Grilled Meat Consumption

Evaluating Risk Factors: Eating Grilled Meat

Evaluating your likely current (and near future) state of health means taking into account the risk factors — such as grilled meat consumption — that affect you.   Our medical diagnosis tool, The Analyst™, identifies major risk factors by asking the right questions.

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In the Food Intake section of the questionnaire, The Analyst™ will ask the following question about grilled meat consumption:
Aside from fast food, roughly how often do you eat grilled or barbecued red meat or chicken?
Possible responses:
→ Don't know
→ Never / no more than once per year
→ Once per month or less
→ 2-4 times per month
→ More than 4 times per month

The Diagnostic Process

Based on your response to this question, which may indicate grilled meat avoidance, occasional grilled meat consumption, grilled meat consumption or high grilled meat consumption, The Analyst™ will use differential diagnosis to consider possibilities such as:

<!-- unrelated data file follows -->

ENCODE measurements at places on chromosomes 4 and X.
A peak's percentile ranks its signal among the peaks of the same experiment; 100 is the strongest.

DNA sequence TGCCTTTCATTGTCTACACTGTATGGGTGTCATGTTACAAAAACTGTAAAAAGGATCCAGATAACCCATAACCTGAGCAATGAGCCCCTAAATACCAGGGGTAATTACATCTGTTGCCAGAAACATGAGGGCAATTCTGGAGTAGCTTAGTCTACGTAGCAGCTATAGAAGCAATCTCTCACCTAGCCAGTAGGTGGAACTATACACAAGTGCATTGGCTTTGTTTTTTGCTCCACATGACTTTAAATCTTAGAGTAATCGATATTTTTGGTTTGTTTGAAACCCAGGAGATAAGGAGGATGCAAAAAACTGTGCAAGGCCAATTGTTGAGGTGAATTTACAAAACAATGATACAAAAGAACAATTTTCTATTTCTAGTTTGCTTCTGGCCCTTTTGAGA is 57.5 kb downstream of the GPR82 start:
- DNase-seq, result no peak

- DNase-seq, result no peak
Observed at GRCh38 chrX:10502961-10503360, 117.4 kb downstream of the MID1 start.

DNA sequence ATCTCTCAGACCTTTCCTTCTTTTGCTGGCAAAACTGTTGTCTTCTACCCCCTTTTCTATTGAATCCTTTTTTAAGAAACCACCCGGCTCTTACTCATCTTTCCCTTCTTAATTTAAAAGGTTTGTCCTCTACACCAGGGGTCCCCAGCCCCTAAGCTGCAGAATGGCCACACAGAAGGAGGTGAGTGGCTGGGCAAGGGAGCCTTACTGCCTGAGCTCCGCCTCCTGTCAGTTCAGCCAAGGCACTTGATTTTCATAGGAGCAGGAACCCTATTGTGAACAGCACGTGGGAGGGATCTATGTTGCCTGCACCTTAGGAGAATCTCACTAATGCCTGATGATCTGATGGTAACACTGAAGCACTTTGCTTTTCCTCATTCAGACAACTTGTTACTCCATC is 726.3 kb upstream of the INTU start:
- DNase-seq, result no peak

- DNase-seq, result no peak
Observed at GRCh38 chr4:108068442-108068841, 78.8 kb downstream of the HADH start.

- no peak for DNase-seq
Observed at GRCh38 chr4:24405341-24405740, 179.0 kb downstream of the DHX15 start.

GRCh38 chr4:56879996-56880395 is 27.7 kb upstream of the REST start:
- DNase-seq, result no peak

Colon Cancer

You can increase your cancer risk by eating too much grilled red meat or chicken or even meat pan-fried at a very high temperature.  Meat or chicken that is well-done or burnt appears to be the most problematic.  The worrisome chemicals created by grilling meats are called heterocyclic amines (HAs).  They form during grilling, broiling, or even searing meat in a very hot frying pan – when the very high temperatures break down the amino acid creatinine.  There is also some concern that fats from the meat dripping onto coals create additional chemicals in smoke that may land back on the meat.

It is tragically ironic that after McDonald's CEO apparently dropped dead of a heart attack in 2004, their new CEO was in the operating room with colorectal cancer only 16 days later, and died in January of 2005.

A study of 276 patients with colon cancer links well-done red meat colon cancer. [Carcinogenesis (Vol. 22, No. 10: pp.1681-4)]

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